22 humpback whale breaches

What a treat to have seen these breaches!

I’ve put the YouTube notes on this video below. The coolest thing, which you can see in the video’s screenshot, and then twice in the film, is a humpback whale (Megaptera novaeangliae) jumping completely out of the water. I haven’t see a breach like that before.

And yes, some weigh 80,000 pounds.

It was a rare clear, crisp, cold, winter day offshore Mbotyi in Pondoland, Eastern Cape province, South Africa (formerly Transkei).

The seas were unusually calm that day on the Indian Ocean. That wouldn’t last long, soon returning to howling winds, whitecap waves, and giant swells! Did I mention it was cold – on land, at sea, and in the water?!

We are four SCUBA divers in a small “rubber duck” inflatable boat with two powerful 110 hp four stroke outboard motors. Clive is captain, Carlos is divemaster, and Levi is deckhand.

We are hunting for sardines. It is the annual world famous “South African Sardine Run”, a mass migration of pilchard fish up the east coast of Africa.

Actually, we are not interested in the sardines but rather the predators they attract. Hungry bottlenose and common dolphins herd the long line of small sardines into compact groups called “bait balls”. Once a ball is formed, a feeding frenzy ensues. Dolphins, sharks, and birds feast on the dense pack of small fish.

An ultralight airplane is overhead, looking for the action. Sightings are radioed to us and off we go at breakneck speed, hoping to record some real action.

Sadly, our six or seven hours daily on the water entail mostly waiting, waiting, and waiting a little longer until we find the elusive sardine bait ball.

Entertaining us while we wait are migrating humpback whales. Some are a mothers with calves. Some are males traveling in small groups.

This day, there were few sardine sightings but the whales seemed to be everywhere! An unexpected bonus!

This video shows a humpback whale mother cow swimming with a calf. It shows an adult 40 ton whale on its back, slapping both its left and right fins on the water, then leaping entirely out of the water!

It seems that never before has a recording been made of an adult humpback whale leaping entirely out of the water! A very rare event, indeed.

Dolphins and even Great White Sharks have been seen flying out of the water, but this is a first for an adult humpback whale!

Note: I sometimes have to remind my northern hemisphere friends that although it is summer in July and blisteringly hot and dry in parts of America and Europe, in South Africa it is exactly the opposite! It is dark, cold, winter now! Did I mention that it is cold?


  1. Heather Hastie
    Posted July 27, 2017 at 4:28 pm | Permalink

    This is amazing!

    I initially read it as “beaches” and was wondering why our Jerry appeared to be celebrating a whale stranding!

    • Mike
      Posted July 28, 2017 at 7:34 am | Permalink

      What a privilege to watch something like that, I’m sure they do it for fun and I have a sneaking feeling for entertainment purposes, notice how one kept spy hopping ?,he’s checking the Audience is still there.lol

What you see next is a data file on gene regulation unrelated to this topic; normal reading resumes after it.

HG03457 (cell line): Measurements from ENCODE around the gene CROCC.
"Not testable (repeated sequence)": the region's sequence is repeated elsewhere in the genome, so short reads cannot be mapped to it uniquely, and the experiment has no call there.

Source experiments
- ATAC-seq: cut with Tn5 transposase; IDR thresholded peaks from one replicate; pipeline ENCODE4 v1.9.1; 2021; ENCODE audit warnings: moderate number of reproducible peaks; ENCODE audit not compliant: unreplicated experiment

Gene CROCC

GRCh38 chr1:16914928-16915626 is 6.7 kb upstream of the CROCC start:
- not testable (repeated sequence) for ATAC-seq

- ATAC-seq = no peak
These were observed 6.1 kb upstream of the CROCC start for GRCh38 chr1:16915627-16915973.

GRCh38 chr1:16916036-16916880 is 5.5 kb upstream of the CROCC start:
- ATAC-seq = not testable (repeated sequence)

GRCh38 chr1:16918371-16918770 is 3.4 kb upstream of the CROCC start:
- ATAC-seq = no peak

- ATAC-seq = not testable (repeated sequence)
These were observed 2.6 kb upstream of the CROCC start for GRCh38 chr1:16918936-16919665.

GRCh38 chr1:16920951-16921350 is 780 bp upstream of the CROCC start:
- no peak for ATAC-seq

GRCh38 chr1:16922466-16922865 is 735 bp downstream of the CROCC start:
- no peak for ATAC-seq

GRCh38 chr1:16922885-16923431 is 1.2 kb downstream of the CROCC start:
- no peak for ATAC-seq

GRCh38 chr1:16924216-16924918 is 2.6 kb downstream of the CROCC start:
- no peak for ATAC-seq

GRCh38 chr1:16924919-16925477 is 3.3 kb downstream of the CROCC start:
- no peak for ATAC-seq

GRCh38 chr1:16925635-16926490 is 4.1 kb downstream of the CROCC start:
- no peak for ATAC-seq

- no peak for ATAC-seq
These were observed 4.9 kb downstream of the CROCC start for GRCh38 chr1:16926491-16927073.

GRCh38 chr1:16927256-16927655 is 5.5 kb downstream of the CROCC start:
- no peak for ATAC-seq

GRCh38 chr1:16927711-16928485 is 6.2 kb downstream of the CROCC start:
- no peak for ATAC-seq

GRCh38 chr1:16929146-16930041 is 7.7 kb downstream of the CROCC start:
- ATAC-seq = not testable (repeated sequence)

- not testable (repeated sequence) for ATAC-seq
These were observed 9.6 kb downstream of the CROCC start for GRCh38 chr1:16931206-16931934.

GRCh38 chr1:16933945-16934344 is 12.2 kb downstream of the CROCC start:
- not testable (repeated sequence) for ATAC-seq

• Colin McLachlan
        Posted July 28, 2017 at 11:08 am | Permalink

        I apologise for posting this video again, but in it, it looks like the wild dolphins are deliberately showing off to the people watching from a boat.

        Wild dolphins show off

  2. Posted July 27, 2017 at 4:30 pm | Permalink

    Watching whales has been on my bucket list for decades, alas no longer likely to be fulfilled. This is truly awe inspiring. Thank you!

  3. ploubere
    Posted July 27, 2017 at 5:48 pm | Permalink

    They look like they’re having fun when they do that, although some speculate that they are dislodging parasites or something similar. I’ve seen grey whales frolicking off of Monterey, but never saw a breach like those.

  4. rickflick
    Posted July 27, 2017 at 6:44 pm | Permalink

    I’ve never seen a film of a full breach. I’m looking forward to a trip to Maui in February. Maybe we’ll see one.

  5. busterggi
    Posted July 27, 2017 at 7:31 pm | Permalink

    Another 22 reasons I don’t go into the ocean.

  6. Posted July 27, 2017 at 8:31 pm | Permalink

    When they twist in the air, which is often, they always seem to twist in the same direction.

  7. klf
    Posted July 28, 2017 at 1:49 am | Permalink

    Why the hell do they do that? It must take enormous energy to accomplish. The comment about dislodging barnacles/parasites was a new thought and made some sense…

    Also wonder, how to put it: if no one is there to see it, does a whale breech? Like the tree falling thing. Could they be kind of showing off?

    Or, more likely, showing who’s boss? But I wonde, if the viewers were not there, or less interested, would it have been so… boisterous?

    It does look like fun. But the open mouth breathing later… It’s also tiring.


    Could they be trying to communicate?

    (Did I just say that out loud?)

    • klf
      Posted July 28, 2017 at 2:29 am | Permalink

      PS – what a cool cool cool thing to get to see. Thank you for sharing!

    • rickflick
      Posted July 28, 2017 at 7:11 am | Permalink

      I think I’ve seen footage of humpbacks scraping the bottom gravels in shallow water, presumably to remove barnacles (I can’t seem to find a reference to it). So, I think it’s something they care about.

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